Deep Clean Your Bathroom in 7 Steps

Cleaning a bathroom can be a huge hassle, sometimes you may not even know where to start and just want to give up. Although, it is always easier to home including the bathroom. Out of all the rooms in your home, the bathroom probably tops the list for the one you least enjoy cleaning.


What you need; is to know an easy way to effectively and quickly clean your bathroom so you can do it on a regular basis. In just seven steps, I will show you how to make the daunting task of cleaning your bathroom a pleasurable one. The steps below will not only enhance the level at which you clean your bathroom, but it will also save you time.


1. How to Clean the Shower


What to do: Take it from the top: Remove the showerhead and place in a large plastic bag along with an ample amount of white vinegar (enough to cover the whole of the showerhead). Tie up the bag and leave it overnight to soak. In the morning, rinse in water and replace. Give your shower curtain a new lease of life by placing it in the washing machine. Put in a couple of towels as well to help scrub away any soap scum or mildew residue. To dry it, just rehang.


Shower doors can be given a thorough clean by using a paste made by adding a splash of white vinegar to a cup of baking soda. Apply the paste directly to the shower door, paying attention to especially grimy areas. The paste should be thick so it stays put. Leave for an hour or so and then scrub with a microfiber cloth. Once the door is clean, you may want to give an extra gleam by drying it with a dry microfiber cloth too. The shower tray can usually be kept fairly clean with a weekly scrub, but if you want to give it some extra attention you can spray a bathroom cleaner over the area and leave for 20 minutes before scrubbing and rinsing.


Why: Besides the soap-scum issue, there’s the shower head, which can harbor Mycobacterium avium, a pathogen linked to pulmonary disease. They say that turning on a neglected shower can send millions of germs straight into your lungs.


Best practices: A good habit to get into is to wipe away moisture and condensation after every shower. You should also try and keep a window open for an hour a day to keep humidity levels down. And the secret to keeping your shower free of grime and germs is by deep cleaning every two to three months.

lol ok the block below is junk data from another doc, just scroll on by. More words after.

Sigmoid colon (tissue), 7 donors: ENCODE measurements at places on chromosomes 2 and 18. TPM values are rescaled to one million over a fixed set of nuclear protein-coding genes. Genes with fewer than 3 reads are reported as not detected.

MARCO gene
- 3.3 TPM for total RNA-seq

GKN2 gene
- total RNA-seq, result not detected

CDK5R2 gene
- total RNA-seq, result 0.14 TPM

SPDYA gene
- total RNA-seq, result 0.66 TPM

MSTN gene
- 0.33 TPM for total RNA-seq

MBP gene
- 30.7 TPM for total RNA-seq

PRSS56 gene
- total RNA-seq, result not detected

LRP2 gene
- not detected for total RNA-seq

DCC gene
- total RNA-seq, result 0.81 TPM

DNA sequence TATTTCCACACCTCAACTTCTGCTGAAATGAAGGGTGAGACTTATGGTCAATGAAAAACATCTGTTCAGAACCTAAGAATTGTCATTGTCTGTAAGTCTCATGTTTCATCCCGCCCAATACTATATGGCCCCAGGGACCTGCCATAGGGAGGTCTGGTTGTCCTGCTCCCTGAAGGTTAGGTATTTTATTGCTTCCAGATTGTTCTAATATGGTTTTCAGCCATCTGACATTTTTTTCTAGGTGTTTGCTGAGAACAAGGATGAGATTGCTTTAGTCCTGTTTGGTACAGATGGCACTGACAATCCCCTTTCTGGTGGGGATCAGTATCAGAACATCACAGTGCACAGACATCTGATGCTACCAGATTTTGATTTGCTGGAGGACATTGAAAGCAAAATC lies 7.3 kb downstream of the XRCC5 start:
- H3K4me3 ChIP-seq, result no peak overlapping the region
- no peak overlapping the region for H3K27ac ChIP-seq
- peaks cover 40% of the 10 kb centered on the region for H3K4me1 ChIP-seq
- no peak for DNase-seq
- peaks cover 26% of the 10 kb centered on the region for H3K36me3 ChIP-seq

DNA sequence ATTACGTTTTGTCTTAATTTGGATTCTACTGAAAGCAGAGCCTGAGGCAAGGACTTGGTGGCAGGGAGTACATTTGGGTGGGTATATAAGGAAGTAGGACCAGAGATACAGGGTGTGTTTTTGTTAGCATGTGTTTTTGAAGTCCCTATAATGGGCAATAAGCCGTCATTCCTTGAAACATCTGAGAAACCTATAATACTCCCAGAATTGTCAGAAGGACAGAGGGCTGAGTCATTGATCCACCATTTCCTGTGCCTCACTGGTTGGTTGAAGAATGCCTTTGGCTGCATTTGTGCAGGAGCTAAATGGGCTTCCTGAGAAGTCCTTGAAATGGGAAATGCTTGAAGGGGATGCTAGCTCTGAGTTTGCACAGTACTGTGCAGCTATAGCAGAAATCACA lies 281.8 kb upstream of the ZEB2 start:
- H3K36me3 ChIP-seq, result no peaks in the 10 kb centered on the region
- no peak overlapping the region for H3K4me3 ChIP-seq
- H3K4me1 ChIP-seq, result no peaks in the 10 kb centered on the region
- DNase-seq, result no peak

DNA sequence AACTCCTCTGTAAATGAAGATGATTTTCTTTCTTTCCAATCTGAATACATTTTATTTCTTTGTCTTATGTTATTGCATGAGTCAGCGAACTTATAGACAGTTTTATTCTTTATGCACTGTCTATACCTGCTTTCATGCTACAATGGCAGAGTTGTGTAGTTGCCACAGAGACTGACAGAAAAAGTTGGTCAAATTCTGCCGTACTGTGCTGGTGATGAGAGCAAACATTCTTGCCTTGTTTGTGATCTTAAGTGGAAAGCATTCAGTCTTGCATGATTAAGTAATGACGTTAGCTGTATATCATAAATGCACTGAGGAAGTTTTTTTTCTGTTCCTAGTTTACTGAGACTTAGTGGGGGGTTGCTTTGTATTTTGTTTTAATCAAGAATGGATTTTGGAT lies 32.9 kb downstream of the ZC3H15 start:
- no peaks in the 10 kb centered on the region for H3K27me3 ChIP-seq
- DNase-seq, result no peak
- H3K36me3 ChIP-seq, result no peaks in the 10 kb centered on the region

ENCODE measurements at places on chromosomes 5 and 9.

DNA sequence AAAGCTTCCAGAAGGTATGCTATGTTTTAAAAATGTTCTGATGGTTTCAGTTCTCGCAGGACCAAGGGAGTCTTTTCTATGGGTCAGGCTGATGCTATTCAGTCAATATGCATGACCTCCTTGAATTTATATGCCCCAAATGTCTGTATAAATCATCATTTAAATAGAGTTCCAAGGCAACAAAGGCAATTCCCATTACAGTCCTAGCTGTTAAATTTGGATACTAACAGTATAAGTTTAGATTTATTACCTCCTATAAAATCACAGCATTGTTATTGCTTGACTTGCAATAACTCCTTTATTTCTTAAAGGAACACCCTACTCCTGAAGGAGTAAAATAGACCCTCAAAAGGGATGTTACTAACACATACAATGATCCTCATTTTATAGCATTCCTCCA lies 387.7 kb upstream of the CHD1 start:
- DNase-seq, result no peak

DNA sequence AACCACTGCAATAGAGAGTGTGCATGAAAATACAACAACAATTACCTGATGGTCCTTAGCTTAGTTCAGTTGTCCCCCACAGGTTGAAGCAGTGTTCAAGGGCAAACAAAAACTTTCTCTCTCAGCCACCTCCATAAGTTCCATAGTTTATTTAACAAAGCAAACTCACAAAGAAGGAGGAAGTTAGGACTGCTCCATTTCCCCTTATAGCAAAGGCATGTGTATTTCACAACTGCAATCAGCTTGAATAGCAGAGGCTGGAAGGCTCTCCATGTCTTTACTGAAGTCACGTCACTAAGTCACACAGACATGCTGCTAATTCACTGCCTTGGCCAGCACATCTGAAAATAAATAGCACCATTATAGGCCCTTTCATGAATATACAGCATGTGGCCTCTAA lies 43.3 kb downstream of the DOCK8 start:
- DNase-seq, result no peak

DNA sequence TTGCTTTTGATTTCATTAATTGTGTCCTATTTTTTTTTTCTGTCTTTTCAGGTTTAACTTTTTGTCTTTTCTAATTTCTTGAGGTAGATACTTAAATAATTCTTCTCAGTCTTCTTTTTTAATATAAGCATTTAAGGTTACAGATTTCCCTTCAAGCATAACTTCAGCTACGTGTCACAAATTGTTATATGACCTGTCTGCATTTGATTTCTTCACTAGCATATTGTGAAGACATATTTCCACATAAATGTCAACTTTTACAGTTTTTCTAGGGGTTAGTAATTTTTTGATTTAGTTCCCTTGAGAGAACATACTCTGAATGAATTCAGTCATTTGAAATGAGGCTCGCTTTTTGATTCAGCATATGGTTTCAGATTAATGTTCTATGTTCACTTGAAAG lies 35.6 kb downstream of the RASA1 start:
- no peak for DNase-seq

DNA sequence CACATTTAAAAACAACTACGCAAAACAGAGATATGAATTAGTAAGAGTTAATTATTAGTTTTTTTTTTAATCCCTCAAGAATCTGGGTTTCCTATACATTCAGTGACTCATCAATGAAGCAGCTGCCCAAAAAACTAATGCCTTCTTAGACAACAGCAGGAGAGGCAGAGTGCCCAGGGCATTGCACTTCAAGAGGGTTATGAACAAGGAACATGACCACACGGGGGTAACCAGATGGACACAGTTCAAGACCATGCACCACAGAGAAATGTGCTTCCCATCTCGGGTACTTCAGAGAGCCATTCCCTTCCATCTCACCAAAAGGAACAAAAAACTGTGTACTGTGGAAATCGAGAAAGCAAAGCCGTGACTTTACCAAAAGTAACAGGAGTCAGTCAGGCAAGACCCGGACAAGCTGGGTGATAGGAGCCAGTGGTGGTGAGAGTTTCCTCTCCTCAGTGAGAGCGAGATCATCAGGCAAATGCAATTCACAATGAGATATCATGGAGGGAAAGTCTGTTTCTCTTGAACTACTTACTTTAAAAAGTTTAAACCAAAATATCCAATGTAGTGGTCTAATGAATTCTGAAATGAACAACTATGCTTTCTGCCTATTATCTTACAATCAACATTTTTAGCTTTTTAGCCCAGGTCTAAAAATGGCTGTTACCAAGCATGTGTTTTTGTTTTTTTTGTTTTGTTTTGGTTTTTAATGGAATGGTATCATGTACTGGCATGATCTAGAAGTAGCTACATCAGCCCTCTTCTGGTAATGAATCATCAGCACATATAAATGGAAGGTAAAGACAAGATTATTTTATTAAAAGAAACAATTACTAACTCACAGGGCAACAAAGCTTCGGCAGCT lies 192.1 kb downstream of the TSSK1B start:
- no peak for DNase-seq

2. How to Refresh Dingy Grout


What to do: Sprinkle 1 cup baking soda onto grout until it is covered, spray with hydrogen peroxide until it is wet, wait 10 minutes, scrub, and wipe clean. Be sure to ventilate the room.


Why: Grout is porous and highly susceptible to bacteria growth.


Best practices: Seal grout every six months to help prevent moisture and grime from infiltrating.


3. Cleaning Tiles, Walls and Ceilings


What to do: Mix 1⁄2 cup vinegar, 1 cup clear ammonia, 1⁄4 cup baking soda, and 1 gallon warm water. Spray tile, countertops, walls, and the ceiling. Apply with a sponge, and rinse with clear water. If your walls have a rough texture, use old nylon stockings or socks rather than a sponge because they won't tear and leave difficult-to-remove bits on the surface. Turn on the shower, cranking the hot water until steam builds (about 5 minutes). Turn off the water, shut the door on your way out, and let the steam and the cleaner mix for 20 minutes. Then wipe down all surfaces with a clean cloth. To reach high spots, use a clean, dry microfiber mop. Wipe the tile floor, too, but only after you’ve finished the rest of the dirty work.


Why: Soaps, along with the dirt and the skin cells they slough off, leave behind a microscopic film.


Best practices: To minimize water marks on ceramic tile, apply a coat of car wax once a year. Water will bead up and roll off. Mildew-resistant paint can also help on untiled walls and ceilings.


4. How to Get the Toilet Sparkly Clean